The study showed that what matters most to our stakeholders is local employment, local procurement and community investment, whilst the key areas of concern are environmental impacts and planning for closure. Each operation identified key actions to address the feedback received. We will report our progress against these actions and ensure we continue our open dialogue with stakeholders and maintain our reputation for transparency. Evolution has procedures to ensure complaints are handled appropriately and are promptly addressed. We share learnings across the business to prevent future similar incidents and we actively work to minimise the number of complaints received.

Community investment

We are committed to investing in our communities and partnering to achieve meaningful outcomes and to generate shared value. We share the economic benefit by, wherever possible, prioritising local procurement and local employment and training opportunities, particularly for our local indigenous communities.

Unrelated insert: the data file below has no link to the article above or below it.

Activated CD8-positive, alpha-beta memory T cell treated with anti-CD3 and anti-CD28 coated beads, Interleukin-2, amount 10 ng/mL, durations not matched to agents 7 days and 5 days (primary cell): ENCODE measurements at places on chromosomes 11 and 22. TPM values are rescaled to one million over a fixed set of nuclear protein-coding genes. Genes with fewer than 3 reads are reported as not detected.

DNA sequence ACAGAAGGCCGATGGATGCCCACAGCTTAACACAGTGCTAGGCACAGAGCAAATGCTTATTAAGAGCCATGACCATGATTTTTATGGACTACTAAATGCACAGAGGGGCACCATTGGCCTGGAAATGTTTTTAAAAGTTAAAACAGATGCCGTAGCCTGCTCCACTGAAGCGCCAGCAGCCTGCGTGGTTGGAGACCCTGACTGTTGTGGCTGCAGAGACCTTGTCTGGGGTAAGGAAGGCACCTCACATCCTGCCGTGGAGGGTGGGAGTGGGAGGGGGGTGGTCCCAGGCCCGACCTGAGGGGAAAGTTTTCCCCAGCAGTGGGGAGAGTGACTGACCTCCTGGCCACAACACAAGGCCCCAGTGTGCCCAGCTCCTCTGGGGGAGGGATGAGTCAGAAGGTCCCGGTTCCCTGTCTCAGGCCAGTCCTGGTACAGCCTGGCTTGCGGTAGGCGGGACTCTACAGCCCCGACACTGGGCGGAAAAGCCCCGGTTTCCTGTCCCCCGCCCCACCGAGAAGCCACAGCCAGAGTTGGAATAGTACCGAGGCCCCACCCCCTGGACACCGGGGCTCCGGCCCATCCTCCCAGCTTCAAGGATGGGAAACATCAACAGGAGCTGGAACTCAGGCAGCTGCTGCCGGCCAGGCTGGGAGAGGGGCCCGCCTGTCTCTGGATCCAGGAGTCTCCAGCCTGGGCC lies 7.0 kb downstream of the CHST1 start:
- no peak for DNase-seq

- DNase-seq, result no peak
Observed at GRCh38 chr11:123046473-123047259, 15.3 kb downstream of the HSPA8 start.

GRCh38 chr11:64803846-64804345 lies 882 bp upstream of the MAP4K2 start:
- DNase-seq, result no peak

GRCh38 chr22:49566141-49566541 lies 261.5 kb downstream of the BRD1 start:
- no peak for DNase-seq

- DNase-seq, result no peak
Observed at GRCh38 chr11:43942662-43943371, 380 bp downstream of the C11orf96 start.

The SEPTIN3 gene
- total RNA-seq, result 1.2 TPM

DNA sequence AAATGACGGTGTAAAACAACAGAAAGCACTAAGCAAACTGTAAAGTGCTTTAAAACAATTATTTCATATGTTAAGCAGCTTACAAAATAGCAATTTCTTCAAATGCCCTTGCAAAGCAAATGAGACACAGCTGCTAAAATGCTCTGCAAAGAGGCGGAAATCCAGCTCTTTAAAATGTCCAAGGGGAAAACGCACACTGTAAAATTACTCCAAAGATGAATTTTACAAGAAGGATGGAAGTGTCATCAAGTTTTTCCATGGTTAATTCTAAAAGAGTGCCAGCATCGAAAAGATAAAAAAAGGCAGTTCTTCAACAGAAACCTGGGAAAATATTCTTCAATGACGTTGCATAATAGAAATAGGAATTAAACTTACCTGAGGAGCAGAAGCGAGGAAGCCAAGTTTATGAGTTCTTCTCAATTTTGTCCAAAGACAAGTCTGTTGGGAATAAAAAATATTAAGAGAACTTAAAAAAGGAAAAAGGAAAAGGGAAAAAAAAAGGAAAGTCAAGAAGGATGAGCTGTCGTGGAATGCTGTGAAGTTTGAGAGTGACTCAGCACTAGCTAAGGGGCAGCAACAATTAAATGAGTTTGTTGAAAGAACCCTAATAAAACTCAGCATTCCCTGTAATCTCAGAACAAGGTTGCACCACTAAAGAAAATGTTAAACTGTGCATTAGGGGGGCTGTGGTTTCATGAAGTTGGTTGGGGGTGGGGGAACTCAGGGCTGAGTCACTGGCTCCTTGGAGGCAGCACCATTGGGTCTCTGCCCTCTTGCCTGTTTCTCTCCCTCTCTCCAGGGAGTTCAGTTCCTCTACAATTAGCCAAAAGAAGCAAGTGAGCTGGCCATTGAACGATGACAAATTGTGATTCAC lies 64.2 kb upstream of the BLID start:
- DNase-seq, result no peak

We make a significant economic contribution to the Australian economy as well as directly within our local communities. In addition to our sponsorships and donations, we collaborate to implement projects that will continue to benefit the community long beyond the life of the mine. These Shared Value Projects will be particularly important for planning for closure and supporting the viability of communities beyond the life of mine which our stakeholders indicated were a very high priority at every operation in our Stakeholder Perception Study.

Sponsorships and Donations

Our Sponsorship and Donation program is one of the ways we support organisations and initiatives that benefit our local communities.

Evolution particularly encourages members of the community to submit applications that provide outcomes in the areas of economic development, youth, health, education and environment. In addition to applications for financial assistance, we encourage organisations to submit applications for in kind support, material donations or volunteer assistance.